The details of dreams or visions one had during one’s meditative ordeal were not to be shared with others (Johnston, 1976). This makes sense in small tight-knit communities where members could easily be divided by comparisons and jealousies that arose over who had visions and who did not, and competition over the most “important” or “powerful” visions. (One of my grandson’s favorite videos, Brother Bear, illustrates how important this practice is — competition among three brothers about who had the best spiritual “totem” resulted in fighting and death.) Keeping one’s visions silent also discourages the practice of judging others. If one does not know the details of another’s path, there is really no basis to judge them and deflect one’s attention away from the responsibility to follow one’s own path with integrity and fidelity for the sake of the community.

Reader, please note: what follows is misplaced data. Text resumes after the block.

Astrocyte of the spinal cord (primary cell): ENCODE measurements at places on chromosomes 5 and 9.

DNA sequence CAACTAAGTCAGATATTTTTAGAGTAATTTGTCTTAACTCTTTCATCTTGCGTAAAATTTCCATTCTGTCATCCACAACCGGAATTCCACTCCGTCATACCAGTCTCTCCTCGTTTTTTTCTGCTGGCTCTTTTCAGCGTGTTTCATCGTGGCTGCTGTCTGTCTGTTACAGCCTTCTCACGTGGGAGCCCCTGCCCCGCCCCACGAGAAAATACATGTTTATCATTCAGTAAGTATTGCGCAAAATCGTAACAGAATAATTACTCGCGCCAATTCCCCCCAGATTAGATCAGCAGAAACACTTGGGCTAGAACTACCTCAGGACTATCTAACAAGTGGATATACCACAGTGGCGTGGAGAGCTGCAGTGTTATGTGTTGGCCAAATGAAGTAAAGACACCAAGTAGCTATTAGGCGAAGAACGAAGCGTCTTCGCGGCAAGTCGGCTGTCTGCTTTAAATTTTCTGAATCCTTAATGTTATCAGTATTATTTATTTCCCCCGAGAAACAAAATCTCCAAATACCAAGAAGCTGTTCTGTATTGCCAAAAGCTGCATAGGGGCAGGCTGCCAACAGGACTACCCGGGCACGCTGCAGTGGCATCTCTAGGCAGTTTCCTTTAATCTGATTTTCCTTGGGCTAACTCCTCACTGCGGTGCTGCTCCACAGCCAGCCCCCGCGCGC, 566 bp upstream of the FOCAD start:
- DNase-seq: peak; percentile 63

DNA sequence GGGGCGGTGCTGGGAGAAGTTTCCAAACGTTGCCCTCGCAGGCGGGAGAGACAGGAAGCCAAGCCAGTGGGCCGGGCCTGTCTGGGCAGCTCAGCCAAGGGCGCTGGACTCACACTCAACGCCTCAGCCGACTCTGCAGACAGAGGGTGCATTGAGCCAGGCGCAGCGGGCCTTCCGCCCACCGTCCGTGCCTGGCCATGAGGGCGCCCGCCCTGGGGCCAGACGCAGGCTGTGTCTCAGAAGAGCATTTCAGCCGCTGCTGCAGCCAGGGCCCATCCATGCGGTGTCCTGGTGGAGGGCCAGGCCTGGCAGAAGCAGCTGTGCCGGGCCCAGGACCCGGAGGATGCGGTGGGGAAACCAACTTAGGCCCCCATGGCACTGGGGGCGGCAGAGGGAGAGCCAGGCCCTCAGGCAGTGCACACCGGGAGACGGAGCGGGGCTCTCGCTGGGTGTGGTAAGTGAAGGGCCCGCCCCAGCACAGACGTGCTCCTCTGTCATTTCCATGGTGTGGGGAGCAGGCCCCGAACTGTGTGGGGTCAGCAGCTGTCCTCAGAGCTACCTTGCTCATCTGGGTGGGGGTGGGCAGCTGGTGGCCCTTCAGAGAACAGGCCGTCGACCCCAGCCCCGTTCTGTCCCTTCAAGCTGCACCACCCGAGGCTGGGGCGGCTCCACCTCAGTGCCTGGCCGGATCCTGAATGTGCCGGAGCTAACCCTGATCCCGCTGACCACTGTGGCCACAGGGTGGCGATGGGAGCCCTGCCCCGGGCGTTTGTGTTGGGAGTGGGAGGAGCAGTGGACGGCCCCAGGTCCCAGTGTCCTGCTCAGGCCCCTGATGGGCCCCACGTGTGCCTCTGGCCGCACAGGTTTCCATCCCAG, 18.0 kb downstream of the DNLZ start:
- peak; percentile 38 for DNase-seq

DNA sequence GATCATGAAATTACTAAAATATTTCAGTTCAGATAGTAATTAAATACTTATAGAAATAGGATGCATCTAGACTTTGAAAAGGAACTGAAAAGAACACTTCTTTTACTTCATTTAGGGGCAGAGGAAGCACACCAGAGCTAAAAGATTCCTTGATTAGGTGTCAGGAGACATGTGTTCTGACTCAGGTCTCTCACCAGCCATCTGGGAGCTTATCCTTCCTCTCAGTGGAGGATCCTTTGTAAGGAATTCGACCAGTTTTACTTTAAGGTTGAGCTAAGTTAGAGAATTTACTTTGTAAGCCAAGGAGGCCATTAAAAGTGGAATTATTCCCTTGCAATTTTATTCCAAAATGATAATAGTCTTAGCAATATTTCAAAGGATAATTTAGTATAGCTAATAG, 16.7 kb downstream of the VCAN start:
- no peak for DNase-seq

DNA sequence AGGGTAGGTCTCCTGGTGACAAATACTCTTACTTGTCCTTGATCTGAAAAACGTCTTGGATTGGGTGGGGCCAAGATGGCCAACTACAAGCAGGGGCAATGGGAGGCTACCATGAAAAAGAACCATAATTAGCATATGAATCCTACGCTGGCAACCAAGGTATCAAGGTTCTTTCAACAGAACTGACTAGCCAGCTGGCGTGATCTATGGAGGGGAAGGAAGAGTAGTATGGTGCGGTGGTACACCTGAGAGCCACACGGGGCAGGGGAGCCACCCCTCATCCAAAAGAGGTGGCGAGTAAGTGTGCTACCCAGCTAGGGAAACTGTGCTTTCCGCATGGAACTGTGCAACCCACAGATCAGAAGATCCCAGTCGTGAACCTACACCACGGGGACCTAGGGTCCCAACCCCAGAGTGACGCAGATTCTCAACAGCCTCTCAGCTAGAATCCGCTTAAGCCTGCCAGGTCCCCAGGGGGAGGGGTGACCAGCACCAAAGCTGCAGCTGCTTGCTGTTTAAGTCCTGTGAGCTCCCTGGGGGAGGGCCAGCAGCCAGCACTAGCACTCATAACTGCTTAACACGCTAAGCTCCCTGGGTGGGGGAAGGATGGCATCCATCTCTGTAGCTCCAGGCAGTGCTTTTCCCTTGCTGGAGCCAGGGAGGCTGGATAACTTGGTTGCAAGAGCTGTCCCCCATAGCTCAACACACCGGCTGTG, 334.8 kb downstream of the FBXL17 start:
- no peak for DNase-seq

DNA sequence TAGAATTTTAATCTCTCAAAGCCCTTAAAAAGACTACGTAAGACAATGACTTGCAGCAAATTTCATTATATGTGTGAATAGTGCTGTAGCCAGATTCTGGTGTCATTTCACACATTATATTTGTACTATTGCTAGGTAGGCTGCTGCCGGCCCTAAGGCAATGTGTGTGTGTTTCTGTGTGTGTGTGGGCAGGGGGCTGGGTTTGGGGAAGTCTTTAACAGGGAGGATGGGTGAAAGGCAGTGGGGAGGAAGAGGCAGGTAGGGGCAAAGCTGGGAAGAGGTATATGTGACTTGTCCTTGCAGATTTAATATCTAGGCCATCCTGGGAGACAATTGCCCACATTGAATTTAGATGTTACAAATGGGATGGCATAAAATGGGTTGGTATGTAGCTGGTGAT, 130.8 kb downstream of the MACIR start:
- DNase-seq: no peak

So why am I sharing this dream today, knowing I risk perpetuating stereotypes, appearing superstitious and naive, and awakening the potential for others to judge themselves as deficient because they haven’t been “blessed” with powerful dreams or superior because they’re more rational? Simply stated, I feel obligated given the state of the world today. And it’s not a dream about my path alone.
Imagine yourself standing in a huge cavernous space urged to move forward into the darkness. With each step you take, you relive each moment of your life, each thought, each action, and each failure to act. Each step, you see the effects of your thoughts and behaviors on others. Dispassionately, you weight these thoughts and actions against a universal framework of ethics. You judge your actions on the basis of the path of life you were given to follow. For each “right” choice, you feel a sense of joy and gratitude, and for each selfish or thoughtless choice, you feel the pain of those you harmed. When you finally reach the present moment, you can choose to walk the path toward light or darkness based on what you discovered about yourself. There is no room for illusions about who you have become because of your own thoughts and deeds.